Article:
You’ll also have to radically change your eating habits – which is the point, really. They want you to eat anywhere from 50-80 grams of protein a day. I counted protein like crazy for the first 3-4 months to make sure I got enough, but honestly? I stopped that shit. It’s too much like dieting, which I REFUSE to do ever again. You’ll need to stock up on Premier Protein shakes (30 grams protein, no carbs) and drink those every day for the first few months. I switched to the Premier Protein bars (30 grams protein, 29 grams carbs) about a month ago because I was sick of those shakes. I have to admit, tho, that I don’t eat a bar or shake every day. My average protein intake w/out a supplement is probably around 30 grams. I don’t have any idea of my caloric intake, nor do I care. I don’t drink a gallon of water every day, either, but I didn’t do this before surgery, so I drink what is normal for me. I drink no calorie flavoured fizzy water, 2-3 cans a day (La Croix!). YES you can drink fizzy water and beer – well, I can. No issues. Use your pee as a guide: if it is dark, you need more water.

The hardest thing to learn is when you are full. The pouch feels very different than your stomach did, so this definitely has a learning curve. I just recently got the hang of eating until I am full but not TOO full. As you’ll find out, overeating is an odd and unpleasant sensation. I drink while I eat, too. NOT MUCH, mind you, but a little. You’ll find your own balance. I eat anything I want, just not much of it. :)

Overall, this was the best decision I’ve ever made. The way I’m losing weight is different than any other time I’ve lost. I’m becoming overall slimmer, my legs are looking different than they ever have. I tell you what: if my calves get small enough to wear boots – I’m getting some expensive ass cowboy boots. Assuming I can find a pair that I can get my high instep into! Sadly the instep will never go away!

And finally, you must start to exercise. You lose fat and muscle when you do this (which is why protein is so very important), so exercise will build your muscles back and keep the fat burning. I can tell I’ve lost muscle – I am very weak now. I’ve started back walking and doing light weights.

Oh, and one last thing: get a blood test, full panels, done at six months. This is the best way to see where you are with iron and mineral levels and all the rest. It’s just a good thing to do. If you watch cholesterol or any of that, I’m sure you’ll see a massive improvement.

As in my video, I’d like to give a BIG shout out to Nick! He has lost FORTY POUNDS since my surgery!! He has been working his ass off every morning and he has joined me in the Eat-Like-A-Child club. Good job, baby!! XOXO

That’s it. I’m at five months, I feel great and I am very happy with the way I look. I highly recommend VSG – despite the reflux issues. It is totally worth it. :)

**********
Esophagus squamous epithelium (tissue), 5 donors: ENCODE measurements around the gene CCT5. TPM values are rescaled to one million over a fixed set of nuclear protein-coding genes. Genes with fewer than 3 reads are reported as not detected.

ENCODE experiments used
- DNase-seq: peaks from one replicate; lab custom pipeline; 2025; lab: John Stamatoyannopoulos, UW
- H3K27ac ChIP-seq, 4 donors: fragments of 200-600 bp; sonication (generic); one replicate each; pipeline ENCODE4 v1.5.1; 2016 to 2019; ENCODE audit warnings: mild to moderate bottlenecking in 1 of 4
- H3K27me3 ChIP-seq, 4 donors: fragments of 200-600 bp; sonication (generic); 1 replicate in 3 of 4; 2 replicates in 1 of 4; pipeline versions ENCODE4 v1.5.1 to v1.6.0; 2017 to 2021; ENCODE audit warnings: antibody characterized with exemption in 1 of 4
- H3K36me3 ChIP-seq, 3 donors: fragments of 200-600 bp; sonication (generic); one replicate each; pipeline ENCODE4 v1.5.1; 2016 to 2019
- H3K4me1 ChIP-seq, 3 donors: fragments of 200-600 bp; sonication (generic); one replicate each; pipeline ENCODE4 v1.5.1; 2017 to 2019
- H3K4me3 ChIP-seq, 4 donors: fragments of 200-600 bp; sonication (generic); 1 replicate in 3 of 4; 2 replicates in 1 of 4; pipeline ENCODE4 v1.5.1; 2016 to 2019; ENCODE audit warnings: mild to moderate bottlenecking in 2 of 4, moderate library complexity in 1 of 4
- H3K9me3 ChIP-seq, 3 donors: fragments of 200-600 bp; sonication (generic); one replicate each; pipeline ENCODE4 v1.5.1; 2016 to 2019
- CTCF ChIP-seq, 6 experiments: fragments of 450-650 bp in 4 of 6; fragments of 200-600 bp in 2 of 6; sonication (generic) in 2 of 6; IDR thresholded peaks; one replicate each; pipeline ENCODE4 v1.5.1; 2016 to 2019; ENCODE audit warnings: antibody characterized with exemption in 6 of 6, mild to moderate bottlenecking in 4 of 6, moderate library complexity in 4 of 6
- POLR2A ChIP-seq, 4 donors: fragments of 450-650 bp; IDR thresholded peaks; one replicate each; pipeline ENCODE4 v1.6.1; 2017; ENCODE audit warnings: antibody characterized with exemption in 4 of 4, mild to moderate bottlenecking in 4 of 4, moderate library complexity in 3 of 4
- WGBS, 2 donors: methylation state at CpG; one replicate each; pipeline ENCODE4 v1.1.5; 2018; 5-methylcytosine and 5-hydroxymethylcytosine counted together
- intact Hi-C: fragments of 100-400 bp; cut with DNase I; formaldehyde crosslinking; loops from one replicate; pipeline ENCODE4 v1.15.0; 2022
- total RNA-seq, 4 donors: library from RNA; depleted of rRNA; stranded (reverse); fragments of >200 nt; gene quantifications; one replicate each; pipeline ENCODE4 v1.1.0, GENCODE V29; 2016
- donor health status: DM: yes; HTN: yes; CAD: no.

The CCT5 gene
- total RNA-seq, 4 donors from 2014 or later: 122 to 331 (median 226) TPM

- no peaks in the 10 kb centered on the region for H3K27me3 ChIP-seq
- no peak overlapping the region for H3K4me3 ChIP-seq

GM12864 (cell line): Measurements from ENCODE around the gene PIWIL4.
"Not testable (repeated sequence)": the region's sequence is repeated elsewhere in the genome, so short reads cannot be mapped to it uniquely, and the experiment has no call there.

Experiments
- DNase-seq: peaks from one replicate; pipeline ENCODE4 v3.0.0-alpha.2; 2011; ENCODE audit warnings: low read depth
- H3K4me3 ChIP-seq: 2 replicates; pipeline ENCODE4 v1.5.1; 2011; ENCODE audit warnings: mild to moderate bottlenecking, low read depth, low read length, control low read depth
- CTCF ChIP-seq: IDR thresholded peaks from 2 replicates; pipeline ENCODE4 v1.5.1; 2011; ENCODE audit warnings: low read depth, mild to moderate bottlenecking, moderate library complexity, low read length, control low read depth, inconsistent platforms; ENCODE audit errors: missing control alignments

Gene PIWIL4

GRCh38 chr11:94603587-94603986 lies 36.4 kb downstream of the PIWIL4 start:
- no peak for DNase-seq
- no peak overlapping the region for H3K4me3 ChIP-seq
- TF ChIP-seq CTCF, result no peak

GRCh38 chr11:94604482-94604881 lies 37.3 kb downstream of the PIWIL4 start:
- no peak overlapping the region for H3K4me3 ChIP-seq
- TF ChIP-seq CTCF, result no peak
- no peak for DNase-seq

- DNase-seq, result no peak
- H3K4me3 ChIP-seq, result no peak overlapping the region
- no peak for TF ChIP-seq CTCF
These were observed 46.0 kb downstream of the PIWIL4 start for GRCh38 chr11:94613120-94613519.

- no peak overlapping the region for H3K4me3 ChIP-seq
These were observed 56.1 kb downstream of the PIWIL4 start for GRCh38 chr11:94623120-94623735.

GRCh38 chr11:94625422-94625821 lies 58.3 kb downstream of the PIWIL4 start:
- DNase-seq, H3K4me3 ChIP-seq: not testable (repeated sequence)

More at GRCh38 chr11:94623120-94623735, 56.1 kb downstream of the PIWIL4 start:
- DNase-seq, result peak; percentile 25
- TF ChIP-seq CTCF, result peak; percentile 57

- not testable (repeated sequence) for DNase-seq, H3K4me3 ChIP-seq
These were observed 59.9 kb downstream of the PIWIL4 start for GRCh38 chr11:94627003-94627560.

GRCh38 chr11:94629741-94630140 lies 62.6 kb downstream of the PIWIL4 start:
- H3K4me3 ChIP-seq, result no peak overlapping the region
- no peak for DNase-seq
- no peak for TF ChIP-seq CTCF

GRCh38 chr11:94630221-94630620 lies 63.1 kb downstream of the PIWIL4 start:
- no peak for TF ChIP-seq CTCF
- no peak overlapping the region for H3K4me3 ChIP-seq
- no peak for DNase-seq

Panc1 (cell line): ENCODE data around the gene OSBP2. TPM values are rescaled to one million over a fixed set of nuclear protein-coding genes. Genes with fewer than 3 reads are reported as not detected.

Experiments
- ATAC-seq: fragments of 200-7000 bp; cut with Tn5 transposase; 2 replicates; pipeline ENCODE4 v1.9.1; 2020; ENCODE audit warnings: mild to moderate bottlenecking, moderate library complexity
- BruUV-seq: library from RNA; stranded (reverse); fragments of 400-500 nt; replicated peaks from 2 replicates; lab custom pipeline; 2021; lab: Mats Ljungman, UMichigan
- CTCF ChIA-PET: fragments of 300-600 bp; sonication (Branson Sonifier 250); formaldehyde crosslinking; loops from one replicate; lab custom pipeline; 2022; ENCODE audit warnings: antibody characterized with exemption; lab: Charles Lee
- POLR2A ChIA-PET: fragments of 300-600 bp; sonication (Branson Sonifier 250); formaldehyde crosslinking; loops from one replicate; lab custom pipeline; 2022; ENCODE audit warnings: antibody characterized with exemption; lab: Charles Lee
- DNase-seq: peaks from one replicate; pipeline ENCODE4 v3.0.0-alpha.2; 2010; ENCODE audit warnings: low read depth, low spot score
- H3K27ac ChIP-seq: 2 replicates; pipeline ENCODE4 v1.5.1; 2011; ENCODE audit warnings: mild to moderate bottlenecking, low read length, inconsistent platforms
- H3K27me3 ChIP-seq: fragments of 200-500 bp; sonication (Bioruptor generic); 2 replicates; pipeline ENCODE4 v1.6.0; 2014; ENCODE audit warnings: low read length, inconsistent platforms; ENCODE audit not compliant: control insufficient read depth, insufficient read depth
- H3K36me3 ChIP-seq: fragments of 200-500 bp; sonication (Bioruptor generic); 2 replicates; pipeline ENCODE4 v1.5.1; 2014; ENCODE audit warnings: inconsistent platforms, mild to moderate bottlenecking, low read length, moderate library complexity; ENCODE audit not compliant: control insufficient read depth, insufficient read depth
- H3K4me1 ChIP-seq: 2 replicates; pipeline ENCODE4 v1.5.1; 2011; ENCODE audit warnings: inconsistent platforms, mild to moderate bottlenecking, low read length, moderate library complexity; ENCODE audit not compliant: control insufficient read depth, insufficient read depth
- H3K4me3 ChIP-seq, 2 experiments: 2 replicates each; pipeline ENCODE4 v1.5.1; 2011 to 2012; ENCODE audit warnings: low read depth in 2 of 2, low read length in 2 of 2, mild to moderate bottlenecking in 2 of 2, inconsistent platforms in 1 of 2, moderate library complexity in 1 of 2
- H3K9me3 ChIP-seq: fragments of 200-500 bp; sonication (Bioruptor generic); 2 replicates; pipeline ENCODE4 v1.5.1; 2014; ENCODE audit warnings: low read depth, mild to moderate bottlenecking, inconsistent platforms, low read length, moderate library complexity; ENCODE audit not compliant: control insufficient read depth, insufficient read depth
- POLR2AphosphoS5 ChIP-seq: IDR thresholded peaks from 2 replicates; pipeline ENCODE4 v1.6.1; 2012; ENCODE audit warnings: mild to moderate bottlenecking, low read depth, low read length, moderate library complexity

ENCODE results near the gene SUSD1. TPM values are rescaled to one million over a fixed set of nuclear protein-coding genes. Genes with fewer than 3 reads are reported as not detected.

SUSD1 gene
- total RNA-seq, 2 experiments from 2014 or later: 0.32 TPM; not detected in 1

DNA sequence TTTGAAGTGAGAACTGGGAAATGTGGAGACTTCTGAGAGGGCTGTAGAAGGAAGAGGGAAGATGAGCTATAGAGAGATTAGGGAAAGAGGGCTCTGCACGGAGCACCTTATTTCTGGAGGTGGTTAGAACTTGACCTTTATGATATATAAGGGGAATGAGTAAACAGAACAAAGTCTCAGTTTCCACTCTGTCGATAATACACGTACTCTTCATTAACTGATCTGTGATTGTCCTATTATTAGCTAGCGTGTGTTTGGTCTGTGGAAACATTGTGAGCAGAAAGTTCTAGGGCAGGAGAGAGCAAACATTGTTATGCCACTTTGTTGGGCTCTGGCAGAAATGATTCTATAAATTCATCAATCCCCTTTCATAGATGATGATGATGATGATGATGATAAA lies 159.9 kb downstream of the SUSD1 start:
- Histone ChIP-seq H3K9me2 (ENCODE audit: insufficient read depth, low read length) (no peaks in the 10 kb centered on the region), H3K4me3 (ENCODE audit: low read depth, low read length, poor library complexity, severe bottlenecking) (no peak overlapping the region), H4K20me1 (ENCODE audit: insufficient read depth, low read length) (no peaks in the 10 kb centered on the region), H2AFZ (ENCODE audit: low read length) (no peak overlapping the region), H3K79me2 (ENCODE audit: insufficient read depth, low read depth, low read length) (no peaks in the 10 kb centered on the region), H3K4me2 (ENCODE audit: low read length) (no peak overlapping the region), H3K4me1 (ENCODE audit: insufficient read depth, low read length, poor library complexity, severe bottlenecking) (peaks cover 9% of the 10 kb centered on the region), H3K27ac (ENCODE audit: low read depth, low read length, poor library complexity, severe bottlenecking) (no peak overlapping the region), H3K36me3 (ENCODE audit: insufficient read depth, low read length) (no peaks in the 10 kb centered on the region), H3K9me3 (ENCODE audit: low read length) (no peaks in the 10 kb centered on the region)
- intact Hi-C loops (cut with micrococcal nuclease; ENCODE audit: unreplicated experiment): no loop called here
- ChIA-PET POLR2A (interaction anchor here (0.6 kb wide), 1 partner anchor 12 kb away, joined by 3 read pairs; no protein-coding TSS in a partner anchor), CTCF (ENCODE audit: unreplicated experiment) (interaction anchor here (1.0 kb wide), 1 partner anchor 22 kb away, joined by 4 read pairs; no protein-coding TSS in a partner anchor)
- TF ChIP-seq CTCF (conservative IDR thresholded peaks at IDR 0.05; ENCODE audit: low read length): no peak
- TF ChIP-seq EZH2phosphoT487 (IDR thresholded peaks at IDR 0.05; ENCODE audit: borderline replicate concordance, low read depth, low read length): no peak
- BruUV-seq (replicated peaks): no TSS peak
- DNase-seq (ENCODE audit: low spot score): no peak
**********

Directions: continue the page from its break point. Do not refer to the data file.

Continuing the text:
**My usual disclaimer: all these things worked wonderfully for me. Your mileage may vary. Listen to your body.

Shrimp & Apple Cinnamon Sausage Skillet

Occasionally, our Kroger will have uniquely flavoured sausages, such as apple cinnamon or gyro. They are raw sausage, not the precooked kind. This recipe was born – as many of mine are – from looking at what I had in the fridge and getting an idea from a googled recipe. This is a very easy meal and very hearty. This also freezes well, so you can double this and freeze half for a quick dinner later!

Shrimp and Apple Cinnamon Sausage Skillet

Shrimp and Apple Cinnamon Sausage Skillet

Shrimp & Apple Cinnamon Sausage Skillet

1/2 pound large shrimp (or whatever size is on sale), cleaned and cut in half crosswise, soaked in vermouth
2 Tbl dry vermouth or dry sherry to marinate shrimp
3 uncooked apple cinnamon sausages (or sub the precooked kind)
1 Tbl olive oil
2 Tbl butter
2 roasted bell peppers (jarred), diced (sub 1 fresh pepper if you like)
2/3 cup halved and sliced red onion (about 1/3 of a big onion)
3-4 cloves garlic, diced
2/3 cup halved and thinly sliced fennel (about 2/3 of small head)
6-8 sliced cremini mushrooms
3/4 cup basmati or any long grain rice, uncooked
1 cup chicken stock (half stock, half water)
1 Tbl mirin
1/2 can diced tomatoes with juice (fire roasted is best)
1 tsp dry mustard
1 tsp salt
1/2 tsp pepper
1/2 tsp smoked paprika
1/2 tsp red pepper flakes
1.5 Tbl fennel fronds, chopped

Mix together shrimp and vermouth (or sherry), set aside. Put olive oil and butter in a large skillet over med hi heat. Open the sausages and crumble into skillet. Sauté sausage until it starts to brown. Add peppers, onions, garlic, fennel and mushrooms and sauté until soft, about 3-4 minutes. Stir in the uncooked rice to coat thoroughly. Add stock, mirin, tomatoes and spices and cover over med heat for about 10-15 minutes until rice is cooked. Add more water if it gets dry. Check seasoning. Turn off heat and stir in shrimp and vermouth. Let sit another 5-8 minutes until shrimp become pink and opaque. Turn on low heat if the shrimp are not getting cooked enough.